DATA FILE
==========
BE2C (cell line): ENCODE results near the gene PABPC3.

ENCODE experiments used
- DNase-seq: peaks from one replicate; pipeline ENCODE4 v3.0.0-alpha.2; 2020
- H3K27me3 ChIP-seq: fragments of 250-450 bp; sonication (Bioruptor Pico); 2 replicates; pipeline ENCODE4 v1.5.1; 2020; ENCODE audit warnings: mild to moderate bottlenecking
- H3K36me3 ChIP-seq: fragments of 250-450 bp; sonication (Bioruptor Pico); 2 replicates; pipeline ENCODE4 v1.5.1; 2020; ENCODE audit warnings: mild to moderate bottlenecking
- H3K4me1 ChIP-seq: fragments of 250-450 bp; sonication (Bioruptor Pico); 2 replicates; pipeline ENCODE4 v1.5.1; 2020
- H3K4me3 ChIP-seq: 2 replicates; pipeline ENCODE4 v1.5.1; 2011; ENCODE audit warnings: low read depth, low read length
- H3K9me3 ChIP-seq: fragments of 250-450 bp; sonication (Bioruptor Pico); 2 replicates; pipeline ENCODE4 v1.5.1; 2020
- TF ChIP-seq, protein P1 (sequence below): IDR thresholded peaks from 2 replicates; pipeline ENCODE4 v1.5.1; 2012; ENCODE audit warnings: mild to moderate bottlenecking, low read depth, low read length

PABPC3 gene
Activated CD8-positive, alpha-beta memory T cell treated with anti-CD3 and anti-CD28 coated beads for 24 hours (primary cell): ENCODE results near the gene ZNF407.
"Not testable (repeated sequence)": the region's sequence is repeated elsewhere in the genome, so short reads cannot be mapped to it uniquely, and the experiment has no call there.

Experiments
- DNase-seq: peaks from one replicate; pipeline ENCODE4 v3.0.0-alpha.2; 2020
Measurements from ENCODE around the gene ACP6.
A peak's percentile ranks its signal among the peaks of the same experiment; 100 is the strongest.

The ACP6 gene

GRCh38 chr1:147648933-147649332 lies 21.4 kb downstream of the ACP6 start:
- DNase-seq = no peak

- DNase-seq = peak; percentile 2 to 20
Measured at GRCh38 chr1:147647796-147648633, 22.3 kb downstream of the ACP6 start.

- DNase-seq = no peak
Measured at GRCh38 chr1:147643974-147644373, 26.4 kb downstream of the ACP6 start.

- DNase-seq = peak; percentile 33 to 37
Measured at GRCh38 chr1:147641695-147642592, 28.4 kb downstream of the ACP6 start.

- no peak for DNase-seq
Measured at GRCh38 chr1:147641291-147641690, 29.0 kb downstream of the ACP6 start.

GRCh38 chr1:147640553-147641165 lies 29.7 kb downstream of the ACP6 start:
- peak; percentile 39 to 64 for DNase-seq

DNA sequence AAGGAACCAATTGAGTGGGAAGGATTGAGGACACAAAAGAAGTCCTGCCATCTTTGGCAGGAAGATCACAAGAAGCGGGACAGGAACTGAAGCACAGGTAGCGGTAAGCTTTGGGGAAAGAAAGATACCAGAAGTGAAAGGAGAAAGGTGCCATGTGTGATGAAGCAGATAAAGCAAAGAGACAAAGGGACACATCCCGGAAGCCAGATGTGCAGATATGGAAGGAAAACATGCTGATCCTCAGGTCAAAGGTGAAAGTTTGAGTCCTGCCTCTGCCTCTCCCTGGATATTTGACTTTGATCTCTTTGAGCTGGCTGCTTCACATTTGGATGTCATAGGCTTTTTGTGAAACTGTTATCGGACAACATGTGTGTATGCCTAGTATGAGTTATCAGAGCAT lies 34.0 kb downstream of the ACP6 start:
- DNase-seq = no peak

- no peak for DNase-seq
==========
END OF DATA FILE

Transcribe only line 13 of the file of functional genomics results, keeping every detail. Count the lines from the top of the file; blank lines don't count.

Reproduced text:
Experiments